The trial of Derek Chauvin in Minneapolis has focused our nation’s attention on issues of social justice and racial equality. These questions can form the basis for classroom discussions and assignments in our classrooms yet making those assignments and leading discussions can pose a challenge for teachers. Students could offer opinions that will trigger other students, and even reflect badly on the teacher who was in charge when those opinions were expressed. Read more
If you live in many towns and cities across the United States, you are familiar with the great divide between the public and private schools near you. Read more
The CDC’s Checklists Are a Helpful Resource
Returning to live instruction in the classroom, whether it happens in stages or all at once, is sure to be challenging to teachers, parents, and school administrators. But let’s not forget that . . . Read more
Welcome, Jill Biden . . .
First Lady Jill Biden is clearly smart, resourceful, warm, courageous, and highly supportive of her husband. But she has something else going for her . . .
Jill Biden is a teacher Read more
If you teach high school students and would like them to develop a historical perspective on the great plagues and pandemics in history, we would like to suggest you let them know about the books on the list that we have compiled below.
One reassuring lesson these books teach is that the current Covid-19 pandemic, horrible as it is, might not be the most frightening or devastating world health disaster in history. Plus, these books contain a varied and useful selection of topics for students to research and explore. What public health initiatives were used to combat these prior pandemics, for example? What countermeasures did people use to combat them, and are there lessons we can learn? How was society changed, and what changes are still visible today? Read more
Calls to boost civic education are growing, and teachers need help answering that call. The RAND Corporation finds only 1 in 5 social studies teachers nationwide feels well-prepared to support their students’ citizenship education. Consistent with our commitment at the Student Research Foundation (SRF) to support teachers in preparing students for life after high school, we want to share two resources that may help all educators – and particularly those who feel caught between community pressures and lack of resources. Read more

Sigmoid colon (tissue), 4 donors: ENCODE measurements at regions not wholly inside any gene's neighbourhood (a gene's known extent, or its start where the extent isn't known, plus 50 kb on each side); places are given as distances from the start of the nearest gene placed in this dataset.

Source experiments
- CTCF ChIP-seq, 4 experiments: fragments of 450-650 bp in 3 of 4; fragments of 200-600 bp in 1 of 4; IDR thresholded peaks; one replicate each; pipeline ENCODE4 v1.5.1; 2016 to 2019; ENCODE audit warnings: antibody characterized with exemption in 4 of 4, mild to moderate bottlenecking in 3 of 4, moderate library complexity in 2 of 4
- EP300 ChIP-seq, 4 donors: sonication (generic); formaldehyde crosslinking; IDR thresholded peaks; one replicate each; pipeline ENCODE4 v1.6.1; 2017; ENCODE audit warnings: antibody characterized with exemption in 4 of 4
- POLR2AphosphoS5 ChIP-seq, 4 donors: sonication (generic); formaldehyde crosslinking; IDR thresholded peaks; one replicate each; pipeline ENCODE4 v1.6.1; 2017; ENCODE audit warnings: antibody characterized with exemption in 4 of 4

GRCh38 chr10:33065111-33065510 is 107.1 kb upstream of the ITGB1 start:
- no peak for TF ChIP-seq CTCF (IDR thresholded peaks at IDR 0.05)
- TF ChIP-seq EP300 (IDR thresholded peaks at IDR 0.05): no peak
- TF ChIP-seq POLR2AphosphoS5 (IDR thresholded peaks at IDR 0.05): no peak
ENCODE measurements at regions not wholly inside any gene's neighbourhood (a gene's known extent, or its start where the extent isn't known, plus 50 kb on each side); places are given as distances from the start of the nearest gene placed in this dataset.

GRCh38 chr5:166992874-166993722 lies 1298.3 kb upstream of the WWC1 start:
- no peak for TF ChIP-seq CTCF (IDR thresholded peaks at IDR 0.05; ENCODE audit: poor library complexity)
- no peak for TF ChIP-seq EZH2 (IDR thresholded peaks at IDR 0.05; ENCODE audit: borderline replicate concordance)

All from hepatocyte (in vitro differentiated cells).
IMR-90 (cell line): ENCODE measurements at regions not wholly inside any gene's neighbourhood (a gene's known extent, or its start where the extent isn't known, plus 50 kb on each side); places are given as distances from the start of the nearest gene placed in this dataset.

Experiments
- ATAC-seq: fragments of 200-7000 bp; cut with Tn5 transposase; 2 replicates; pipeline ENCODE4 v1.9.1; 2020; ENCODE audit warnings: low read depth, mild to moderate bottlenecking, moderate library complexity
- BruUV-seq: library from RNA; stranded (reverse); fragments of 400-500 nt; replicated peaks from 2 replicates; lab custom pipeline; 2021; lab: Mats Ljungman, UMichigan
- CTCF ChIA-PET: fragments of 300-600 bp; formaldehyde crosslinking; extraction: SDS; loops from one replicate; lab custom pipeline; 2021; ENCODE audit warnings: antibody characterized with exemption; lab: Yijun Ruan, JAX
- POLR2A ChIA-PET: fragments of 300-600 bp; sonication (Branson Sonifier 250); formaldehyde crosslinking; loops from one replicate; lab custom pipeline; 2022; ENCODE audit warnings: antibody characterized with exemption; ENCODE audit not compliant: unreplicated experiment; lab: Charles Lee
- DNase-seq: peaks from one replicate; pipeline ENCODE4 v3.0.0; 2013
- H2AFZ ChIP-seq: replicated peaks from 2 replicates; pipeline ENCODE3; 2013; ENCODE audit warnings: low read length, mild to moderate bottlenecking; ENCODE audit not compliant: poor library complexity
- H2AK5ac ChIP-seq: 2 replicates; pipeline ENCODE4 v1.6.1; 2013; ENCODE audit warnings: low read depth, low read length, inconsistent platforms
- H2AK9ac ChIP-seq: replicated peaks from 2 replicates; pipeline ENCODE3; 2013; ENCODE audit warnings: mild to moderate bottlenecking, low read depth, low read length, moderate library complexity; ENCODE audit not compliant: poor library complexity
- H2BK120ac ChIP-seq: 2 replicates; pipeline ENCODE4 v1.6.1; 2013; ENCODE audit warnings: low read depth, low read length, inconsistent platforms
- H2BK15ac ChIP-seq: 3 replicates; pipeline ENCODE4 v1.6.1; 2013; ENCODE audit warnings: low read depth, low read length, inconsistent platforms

As you have noticed, American higher education has just gone through a period of cataclysmic change. Can you think of another four-year period when colleges have removed the names of their slave-holding founders from buildings, and when students have been expected to continue to pay full tuition while attending classes remotely?
Those are only two of the changes we have seen, some of which we have come to accept as a new and normal way of educating students. They are very big changes.
Miami is known for its significant architecture, lively night life, and of course its magnificent Atlantic Ocean beach. But if you teach high school in the Miami metro area, you know that the young people of Miami could be the city’s greatest asset. They’re ethnically diverse, often multilingual, and excited because the area offers an unequalled variety of employment opportunities and careers.
Whether your students want to work in travel, high-tech, or in the arts, Miami offers an unusual array of opportunities. It’s an exciting place to be, and that makes it an unusually exciting place to be an educator. Read more
Everyone who works at a college or university today is aware that seismic changes are taking place in the makeup of student bodies. Plus, more changes are on the horizon.
In today’s post, we would like to point to four trends that are affecting student bodies at colleges and universities across the United States. Please be aware that we are not passing judgment on any of the developments we will mention below. These trends could be ethically bad or good, but we are leaving it up to you to determine that.